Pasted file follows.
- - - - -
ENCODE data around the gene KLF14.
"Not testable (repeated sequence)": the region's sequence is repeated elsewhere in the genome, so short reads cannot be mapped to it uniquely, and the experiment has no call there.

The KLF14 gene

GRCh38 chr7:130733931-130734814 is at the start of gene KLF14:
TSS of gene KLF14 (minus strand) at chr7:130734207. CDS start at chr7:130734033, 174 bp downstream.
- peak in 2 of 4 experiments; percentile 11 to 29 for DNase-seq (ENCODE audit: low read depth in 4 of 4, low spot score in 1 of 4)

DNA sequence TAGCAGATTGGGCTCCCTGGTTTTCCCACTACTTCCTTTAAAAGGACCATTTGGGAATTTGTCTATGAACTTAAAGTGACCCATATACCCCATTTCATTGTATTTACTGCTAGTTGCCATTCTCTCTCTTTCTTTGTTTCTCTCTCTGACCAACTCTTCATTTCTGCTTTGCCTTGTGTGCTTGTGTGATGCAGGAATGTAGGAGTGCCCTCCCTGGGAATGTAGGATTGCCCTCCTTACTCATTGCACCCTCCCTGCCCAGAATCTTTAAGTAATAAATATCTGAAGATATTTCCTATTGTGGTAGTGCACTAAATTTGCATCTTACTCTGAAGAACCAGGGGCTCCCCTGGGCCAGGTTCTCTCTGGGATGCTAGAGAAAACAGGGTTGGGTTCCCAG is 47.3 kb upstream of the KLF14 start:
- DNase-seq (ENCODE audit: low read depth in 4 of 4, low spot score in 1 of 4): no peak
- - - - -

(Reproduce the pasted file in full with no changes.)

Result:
ENCODE data around the gene KLF14.
"Not testable (repeated sequence)": the region's sequence is repeated elsewhere in the genome, so short reads cannot be mapped to it uniquely, and the experiment has no call there.

The KLF14 gene

GRCh38 chr7:130733931-130734814 is at the start of gene KLF14:
TSS of gene KLF14 (minus strand) at chr7:130734207. CDS start at chr7:130734033, 174 bp downstream.
- peak in 2 of 4 experiments; percentile 11 to 29 for DNase-seq (ENCODE audit: low read depth in 4 of 4, low spot score in 1 of 4)

DNA sequence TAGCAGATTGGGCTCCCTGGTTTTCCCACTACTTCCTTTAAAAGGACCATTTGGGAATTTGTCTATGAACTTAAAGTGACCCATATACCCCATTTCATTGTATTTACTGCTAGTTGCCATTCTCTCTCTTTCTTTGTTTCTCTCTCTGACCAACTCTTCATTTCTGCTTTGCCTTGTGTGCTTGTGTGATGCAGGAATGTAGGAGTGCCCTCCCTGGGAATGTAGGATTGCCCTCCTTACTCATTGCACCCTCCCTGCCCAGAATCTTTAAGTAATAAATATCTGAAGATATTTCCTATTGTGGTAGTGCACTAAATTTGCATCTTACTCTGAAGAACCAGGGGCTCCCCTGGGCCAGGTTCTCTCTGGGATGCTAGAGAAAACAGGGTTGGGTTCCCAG is 47.3 kb upstream of the KLF14 start:
- DNase-seq (ENCODE audit: low read depth in 4 of 4, low spot score in 1 of 4): no peak